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Csr in British Petroleum and Exxon Mobil

Essay by   •  January 12, 2011  •  Research Paper  •  9,400 Words (38 Pages)  •  9,586 Views

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1. INTRODUCTION

The energy sector is generally driven by the price of crude oil. Recent trends of reviving global economy, increasing demand for energy, and political turmoil in oil-producing regions, have seen oil prices soar (to more than $55 a barrel in 2004), thus causing industry rebound. Higher prices have reached most of the industry - producers, refiners, pipeline companies, equipment makers, oil field service providers, and gas station operators - which have all enjoyed new profits. Leading the charge are the world's largest integrated oil companies: Exxon Mobil, BP, and Royal Dutch/Shell (Yahoo Finance, Industry Profile).

British Petroleum (BP) is of one of the world's largest energy companies, providing its customers with fuel for transportation, energy for heat and light, retail services and petrochemical products for everyday items. Incorporated in 1909 in Great Britain, BP has transformed from a local oil company into a global energy group with four main businesses: Exploration and Production; Gas, Power and Renewable; Refining and Marketing; and Petrochemicals. The Company employing over 100,000 people has established operations in Europe, the United States, Canada, South America, Australasia and parts of Africa.

Exxon Mobil Corporation is engaged in the energy and petrochemical business. Through its divisions and affiliated companies, Exxon Mobil operates or markets products in the United States and approximately 200 other countries and territories. The Company's principal business is energy, involving exploration for, and production of, crude oil and natural gas, manufacture of petroleum products and transportation and sale of crude oil, natural gas and petroleum products. Exxon Mobil is also a manufacturer and marketer of basic petrochemicals, including olefins, aromatics, polyethylene and polypropylene plastics and a variety of specialty products. In addition, the Company has interests in electric power generation facilities.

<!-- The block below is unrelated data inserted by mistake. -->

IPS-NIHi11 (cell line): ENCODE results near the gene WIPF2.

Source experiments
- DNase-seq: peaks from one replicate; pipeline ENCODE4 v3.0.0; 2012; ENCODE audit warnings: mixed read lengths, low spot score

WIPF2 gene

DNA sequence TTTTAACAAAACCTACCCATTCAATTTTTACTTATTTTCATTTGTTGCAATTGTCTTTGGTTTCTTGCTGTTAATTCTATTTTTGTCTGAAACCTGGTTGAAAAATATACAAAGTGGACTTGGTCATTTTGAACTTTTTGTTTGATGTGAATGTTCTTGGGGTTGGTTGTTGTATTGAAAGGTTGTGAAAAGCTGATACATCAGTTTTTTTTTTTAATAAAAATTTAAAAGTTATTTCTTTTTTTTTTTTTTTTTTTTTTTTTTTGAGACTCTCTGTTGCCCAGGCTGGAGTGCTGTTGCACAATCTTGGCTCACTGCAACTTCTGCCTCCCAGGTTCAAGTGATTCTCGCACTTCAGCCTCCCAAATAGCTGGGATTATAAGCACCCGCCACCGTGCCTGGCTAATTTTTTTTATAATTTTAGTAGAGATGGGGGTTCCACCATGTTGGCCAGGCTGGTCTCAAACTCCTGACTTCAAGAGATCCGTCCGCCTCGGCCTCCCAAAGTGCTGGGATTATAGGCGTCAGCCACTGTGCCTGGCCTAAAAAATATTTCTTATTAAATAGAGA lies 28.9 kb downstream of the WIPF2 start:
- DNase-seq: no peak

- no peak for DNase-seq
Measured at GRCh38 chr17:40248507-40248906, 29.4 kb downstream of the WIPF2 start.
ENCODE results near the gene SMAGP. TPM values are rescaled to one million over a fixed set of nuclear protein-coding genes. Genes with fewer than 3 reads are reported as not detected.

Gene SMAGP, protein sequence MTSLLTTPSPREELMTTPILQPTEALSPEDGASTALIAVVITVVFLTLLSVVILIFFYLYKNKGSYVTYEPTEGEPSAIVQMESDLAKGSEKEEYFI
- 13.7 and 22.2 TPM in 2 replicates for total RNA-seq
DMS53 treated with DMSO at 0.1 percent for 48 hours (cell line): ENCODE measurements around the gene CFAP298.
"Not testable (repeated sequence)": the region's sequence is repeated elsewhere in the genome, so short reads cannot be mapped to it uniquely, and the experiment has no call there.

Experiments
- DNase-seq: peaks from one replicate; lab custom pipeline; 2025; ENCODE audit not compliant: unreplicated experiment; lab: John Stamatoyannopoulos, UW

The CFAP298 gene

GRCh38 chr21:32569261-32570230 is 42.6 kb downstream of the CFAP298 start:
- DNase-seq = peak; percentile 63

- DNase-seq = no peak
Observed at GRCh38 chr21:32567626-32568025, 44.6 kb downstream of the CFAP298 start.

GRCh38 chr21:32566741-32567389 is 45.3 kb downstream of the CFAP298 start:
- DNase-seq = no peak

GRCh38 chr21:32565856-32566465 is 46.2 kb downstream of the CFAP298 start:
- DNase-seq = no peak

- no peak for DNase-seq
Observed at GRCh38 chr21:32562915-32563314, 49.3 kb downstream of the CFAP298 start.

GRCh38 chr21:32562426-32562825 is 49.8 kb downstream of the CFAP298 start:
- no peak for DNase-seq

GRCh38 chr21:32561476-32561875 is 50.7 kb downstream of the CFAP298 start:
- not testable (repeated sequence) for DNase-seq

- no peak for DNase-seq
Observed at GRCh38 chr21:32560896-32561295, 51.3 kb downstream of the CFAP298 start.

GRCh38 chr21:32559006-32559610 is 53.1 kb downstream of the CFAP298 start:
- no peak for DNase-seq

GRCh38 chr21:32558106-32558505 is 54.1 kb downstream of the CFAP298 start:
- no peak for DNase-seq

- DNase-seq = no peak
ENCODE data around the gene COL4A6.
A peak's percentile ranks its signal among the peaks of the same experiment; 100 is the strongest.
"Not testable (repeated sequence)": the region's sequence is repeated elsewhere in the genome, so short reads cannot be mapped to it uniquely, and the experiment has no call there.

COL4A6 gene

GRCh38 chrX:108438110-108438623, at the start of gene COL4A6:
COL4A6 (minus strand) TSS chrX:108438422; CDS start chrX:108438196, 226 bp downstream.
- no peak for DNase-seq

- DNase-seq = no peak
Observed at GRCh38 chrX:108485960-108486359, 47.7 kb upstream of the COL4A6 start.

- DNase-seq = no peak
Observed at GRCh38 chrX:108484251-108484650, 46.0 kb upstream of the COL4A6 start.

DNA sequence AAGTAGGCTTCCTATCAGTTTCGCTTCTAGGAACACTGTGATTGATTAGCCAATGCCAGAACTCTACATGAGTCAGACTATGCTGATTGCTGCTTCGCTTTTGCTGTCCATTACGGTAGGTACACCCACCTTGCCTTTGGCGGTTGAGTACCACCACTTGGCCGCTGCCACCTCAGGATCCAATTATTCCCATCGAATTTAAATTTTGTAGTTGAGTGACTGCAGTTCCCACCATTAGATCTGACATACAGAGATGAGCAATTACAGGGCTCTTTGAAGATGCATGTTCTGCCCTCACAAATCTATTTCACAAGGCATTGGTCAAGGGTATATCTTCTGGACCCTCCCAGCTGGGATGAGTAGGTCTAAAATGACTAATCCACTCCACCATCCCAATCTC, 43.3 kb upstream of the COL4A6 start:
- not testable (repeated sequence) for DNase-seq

1.1. CSR Challenges to the Sector

The issue of corporate social responsibility (CSR) - broadly defined to include such concepts as sustainability, sustainable development, and sustainable enterprise management - is now challenging the very foundations of the business strategies of the world's leading organisations (World Petroleum Congress). To many organisations, CSR serves as a guiding principle that strengthens corporate vision, strategy and decision-making; while to others, it represents a series of vital issues that must be managed in order for the company to maintain its "license to operate".

According to Swanson, P. (2002), the focus in the oil sector is usually on impacts in the developing countries where oil is being produced. Often operating in less-developed and undemocratic regions, environmentally sensitive areas, and with huge industrial facilities producing toxic by products, the energy industries are high risk with regard to the ethical, social and environmental challenges encompassed by CSR.

The challenges in the global oil and gas business arise mainly from the fact that:

* More than 90 per cent of the world's reserves are located in the developing countries.